Including as many Americans as possible in our electoral process is the spirit of our country. It is why we have expanded rights to women and minorities but never legislated them away, and why we have lowered the voting age but never raised it. Cynical efforts at voter suppression are driven by an un-American desire to exclude as many people and silence as many voices as possible.
Our country has never solved anything with less democracy, and we’re far better off when more citizens can access the polls — no matter which party mobilizes the most voters to them. As governor of Florida, I extended voting hours and increased the number of days people could vote. I also restored registration rights for felons, years after starting that effort in the state Senate with a member of the opposite party….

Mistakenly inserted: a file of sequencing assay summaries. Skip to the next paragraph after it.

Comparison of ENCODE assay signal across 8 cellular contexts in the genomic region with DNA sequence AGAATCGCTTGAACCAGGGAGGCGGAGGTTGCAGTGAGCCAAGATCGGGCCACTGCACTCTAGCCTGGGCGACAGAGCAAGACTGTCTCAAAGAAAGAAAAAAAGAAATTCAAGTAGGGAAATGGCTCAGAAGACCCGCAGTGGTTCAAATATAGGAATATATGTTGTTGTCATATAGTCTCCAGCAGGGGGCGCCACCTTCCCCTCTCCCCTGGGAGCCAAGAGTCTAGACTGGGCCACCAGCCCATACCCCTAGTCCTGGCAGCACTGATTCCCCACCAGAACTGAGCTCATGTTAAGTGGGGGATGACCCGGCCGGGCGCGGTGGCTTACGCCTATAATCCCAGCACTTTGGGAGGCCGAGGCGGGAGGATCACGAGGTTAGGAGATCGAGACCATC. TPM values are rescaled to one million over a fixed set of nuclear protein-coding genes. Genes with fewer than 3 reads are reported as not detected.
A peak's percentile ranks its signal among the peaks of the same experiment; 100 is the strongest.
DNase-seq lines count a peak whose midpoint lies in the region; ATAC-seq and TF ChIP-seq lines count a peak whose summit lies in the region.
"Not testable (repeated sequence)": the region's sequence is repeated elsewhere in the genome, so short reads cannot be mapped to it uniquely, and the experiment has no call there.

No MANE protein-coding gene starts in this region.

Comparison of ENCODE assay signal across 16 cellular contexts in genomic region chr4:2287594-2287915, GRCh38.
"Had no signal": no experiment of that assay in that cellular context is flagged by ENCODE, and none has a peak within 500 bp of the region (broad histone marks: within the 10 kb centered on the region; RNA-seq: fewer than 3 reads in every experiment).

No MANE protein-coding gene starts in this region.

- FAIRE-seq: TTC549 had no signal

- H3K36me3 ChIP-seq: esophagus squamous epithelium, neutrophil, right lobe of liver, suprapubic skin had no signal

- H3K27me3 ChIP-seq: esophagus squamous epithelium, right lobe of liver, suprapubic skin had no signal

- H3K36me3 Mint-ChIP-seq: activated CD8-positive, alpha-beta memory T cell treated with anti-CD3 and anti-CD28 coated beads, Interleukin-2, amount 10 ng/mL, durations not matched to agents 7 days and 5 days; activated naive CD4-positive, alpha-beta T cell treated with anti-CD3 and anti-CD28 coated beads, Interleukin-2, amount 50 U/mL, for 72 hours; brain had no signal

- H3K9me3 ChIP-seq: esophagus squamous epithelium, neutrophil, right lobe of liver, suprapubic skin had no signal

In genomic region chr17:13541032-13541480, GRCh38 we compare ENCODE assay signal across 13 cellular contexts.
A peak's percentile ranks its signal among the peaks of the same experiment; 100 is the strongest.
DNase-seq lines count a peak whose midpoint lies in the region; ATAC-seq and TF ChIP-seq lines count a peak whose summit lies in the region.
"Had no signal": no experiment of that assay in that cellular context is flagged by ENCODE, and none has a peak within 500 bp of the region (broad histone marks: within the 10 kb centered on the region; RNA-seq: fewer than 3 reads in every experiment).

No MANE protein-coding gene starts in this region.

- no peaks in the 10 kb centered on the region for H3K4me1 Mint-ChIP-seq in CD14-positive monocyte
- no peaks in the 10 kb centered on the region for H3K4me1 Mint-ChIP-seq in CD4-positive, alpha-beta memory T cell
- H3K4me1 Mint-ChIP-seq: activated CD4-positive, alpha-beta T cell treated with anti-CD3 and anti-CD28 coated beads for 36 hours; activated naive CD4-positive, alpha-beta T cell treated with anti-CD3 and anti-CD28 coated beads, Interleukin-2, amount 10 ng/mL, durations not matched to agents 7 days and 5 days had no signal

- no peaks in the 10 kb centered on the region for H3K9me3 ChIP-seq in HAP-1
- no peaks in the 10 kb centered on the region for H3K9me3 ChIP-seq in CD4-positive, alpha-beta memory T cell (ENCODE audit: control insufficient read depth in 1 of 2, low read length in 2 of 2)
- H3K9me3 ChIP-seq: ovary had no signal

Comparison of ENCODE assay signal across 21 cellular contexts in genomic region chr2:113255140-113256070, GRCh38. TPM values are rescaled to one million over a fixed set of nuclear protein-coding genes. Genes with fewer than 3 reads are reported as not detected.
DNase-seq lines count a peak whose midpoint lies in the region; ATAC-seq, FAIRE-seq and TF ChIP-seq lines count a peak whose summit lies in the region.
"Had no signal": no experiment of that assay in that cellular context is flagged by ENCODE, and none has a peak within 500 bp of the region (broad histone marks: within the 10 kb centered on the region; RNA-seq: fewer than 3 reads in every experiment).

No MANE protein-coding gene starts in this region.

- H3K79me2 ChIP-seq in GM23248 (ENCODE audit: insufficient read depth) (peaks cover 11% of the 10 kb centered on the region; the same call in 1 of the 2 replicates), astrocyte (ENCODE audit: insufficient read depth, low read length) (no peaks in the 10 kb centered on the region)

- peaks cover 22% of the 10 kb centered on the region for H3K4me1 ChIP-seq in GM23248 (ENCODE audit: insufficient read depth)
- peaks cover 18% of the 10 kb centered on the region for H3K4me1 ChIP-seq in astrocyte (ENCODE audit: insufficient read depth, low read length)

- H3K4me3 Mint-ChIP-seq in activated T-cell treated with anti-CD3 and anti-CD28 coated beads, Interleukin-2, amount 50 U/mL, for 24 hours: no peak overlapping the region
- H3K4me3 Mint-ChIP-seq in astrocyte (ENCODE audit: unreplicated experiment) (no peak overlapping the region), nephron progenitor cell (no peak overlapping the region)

The right to choose our leaders is at the heart of what it means to be an American. Our history books are full of examples to the contrary. When we send independent observers to monitor for voter fraud in banana republics, we derive authority from our self-regard as the ideal. When we hear of corrupt voting practices in foreign countries, where the ideal of democracy is nothing more than lip service, we feel good about ourselves.
It’s time to look right under our noses. It’s happening here at home. And it’s our responsibility to honestly assess the root of the problem — which requires doing so with as little partisan bias as we believe belongs in the administration of our elections.